Ahmed weaves this into last week’s surprise ending, showing us how that loyalty allowed Lockjaw to know Black Bolt had been replaced and had followed the ship to the prison. There is also this theme of loyalty running throughout the issue this month. Black Bolt must choose between going home to stop Maximus right away or saving his friends from the torturous Jailer. The sequence itself is visually wonderful, giving us the inner thoughts of Black Bolt through space around him and through the narrator. It strikes the right balance, each doing its part to enhance the other and to give us a full picture of his mind. It’s especially telling that the ghostly face that comes to his mind when he’s taking that first step is Crusher’s.Continued below
Something else I really appreciate about Ahmed’s writing and Ward’s art are their attention to detail and respect for their character’s history. Crusher using the things that were trapping him to fight back is one thing but it being a ball and chain, a call-back to his time as part of the Wrecking Crew, felt triumphant. True, he was a villain, but as this series continually likes to ask, can a villain be a good person and if they weren’t, can they learn to be better? (I’ll get more into the Jailer and his theming when we wrap up the arc).
In addition to these call-backs, we get insight into our characters through the smallest interactions- be it through their facial expressions, their conversations, or just a few key details placed around them. Raava, even in chains, is defiant, while Metal Master, beaten down, confesses his regrets to Blinky, who expresses her own fears of dying. It’s so rewarding, then, to see them freed from their torture chambers by Black Bolt. To get the gang back together to take out the Jailer, to right the wrongs that were done to them.
Each month, I praise Ward’s paneling and unique visuals (like the melting Crusher) so I’m going to skip that part and say that it’s just as good as it always is. However, this time I will gripe a little about the action scene. While visually interesting, it doesn’t have a clear line of action to follow. The pages are chaotic and the action hard hitting, evoking the right emotions of a violent struggle for freedom but the clarity isn’t there right away. It takes a few passes to figure out where to focus in each panel, which is filled with multiple figures and debris. This isn’t necessarily bad, as it makes the fight feel dire and really conveys the struggles of the characters against Spyder and the eye-bots, but it’s that lack of clarity that makes me hesitant.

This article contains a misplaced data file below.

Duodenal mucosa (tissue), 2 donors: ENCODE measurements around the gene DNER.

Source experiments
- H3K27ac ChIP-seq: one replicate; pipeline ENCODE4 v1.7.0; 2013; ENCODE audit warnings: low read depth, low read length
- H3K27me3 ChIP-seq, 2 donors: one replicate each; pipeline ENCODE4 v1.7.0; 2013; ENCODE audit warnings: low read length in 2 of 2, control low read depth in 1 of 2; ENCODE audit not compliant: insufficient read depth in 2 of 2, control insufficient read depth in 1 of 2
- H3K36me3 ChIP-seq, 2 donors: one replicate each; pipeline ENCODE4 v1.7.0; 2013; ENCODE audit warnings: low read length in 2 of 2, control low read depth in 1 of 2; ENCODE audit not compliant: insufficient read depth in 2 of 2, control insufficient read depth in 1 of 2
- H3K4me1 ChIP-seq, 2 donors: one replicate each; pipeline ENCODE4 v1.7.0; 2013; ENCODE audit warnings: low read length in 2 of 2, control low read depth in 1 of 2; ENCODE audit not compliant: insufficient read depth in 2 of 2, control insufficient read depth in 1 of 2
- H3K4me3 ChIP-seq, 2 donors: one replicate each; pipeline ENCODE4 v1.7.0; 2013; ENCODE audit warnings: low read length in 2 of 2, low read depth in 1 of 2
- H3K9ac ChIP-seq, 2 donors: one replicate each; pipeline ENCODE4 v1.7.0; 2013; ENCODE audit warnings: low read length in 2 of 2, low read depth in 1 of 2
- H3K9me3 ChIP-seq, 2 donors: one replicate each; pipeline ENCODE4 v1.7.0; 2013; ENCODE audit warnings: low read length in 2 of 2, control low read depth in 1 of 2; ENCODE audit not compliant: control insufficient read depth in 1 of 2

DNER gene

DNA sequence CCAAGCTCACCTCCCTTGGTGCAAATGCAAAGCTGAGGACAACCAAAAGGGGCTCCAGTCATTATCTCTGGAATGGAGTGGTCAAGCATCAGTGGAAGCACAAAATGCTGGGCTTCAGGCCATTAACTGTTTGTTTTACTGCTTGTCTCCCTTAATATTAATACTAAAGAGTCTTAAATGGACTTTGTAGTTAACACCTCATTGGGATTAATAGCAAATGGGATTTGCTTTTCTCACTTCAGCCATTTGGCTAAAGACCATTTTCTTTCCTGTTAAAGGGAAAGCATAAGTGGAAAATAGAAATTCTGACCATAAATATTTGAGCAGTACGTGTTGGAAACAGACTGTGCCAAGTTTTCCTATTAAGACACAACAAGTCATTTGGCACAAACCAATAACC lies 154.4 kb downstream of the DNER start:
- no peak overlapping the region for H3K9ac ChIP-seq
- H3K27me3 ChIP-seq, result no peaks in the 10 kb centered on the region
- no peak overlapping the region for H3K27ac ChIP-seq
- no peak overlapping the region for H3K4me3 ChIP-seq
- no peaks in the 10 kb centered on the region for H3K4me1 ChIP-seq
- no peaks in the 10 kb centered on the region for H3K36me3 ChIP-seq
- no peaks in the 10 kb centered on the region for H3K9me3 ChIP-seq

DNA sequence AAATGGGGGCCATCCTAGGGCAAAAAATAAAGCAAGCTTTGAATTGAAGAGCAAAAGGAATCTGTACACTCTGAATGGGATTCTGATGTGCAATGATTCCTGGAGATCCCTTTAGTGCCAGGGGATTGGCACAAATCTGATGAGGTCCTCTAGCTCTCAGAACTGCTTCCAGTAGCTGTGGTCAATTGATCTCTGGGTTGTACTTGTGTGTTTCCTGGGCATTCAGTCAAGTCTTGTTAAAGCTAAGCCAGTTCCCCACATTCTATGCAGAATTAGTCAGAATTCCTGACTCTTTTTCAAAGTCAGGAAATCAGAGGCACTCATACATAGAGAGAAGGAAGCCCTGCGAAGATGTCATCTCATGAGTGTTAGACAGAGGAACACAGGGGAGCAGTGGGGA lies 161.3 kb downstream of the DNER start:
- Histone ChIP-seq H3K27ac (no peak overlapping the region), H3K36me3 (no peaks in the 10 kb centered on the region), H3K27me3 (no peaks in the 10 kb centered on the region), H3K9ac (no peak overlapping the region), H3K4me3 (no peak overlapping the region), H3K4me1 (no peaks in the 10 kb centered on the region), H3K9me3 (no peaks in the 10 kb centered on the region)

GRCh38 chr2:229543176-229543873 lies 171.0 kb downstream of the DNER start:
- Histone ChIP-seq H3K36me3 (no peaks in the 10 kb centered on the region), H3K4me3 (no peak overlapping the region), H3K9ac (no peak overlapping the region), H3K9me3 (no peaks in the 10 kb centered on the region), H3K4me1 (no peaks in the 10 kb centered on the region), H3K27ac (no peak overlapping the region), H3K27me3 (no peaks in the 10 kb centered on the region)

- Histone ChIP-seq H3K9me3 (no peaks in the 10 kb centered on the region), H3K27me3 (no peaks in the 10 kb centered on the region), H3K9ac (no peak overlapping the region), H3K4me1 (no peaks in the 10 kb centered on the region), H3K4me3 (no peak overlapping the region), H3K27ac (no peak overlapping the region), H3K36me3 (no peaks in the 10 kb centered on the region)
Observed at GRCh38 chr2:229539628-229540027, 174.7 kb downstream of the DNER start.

Something else I’ve brought up before, but is really sharpened here, is the character-driven nature of this series. The overarching plot (escape/take out the Jailer and stop Maximus) continually takes a back seat to the struggles and interactions between the members of the prison. It invests me in this series more than most others and makes it so that panels like the one on the final page, with Crusher just softly saying “m-ma?” with this sad, broken look on his, are heartbreaking. Ahmed and Ward have carved out a section of the Marvel Universe that I never thought I could get into and made it one of the best.
Final Verdict: 8.4. “Black Bolt” speaks volumes and I am all too willing to listen.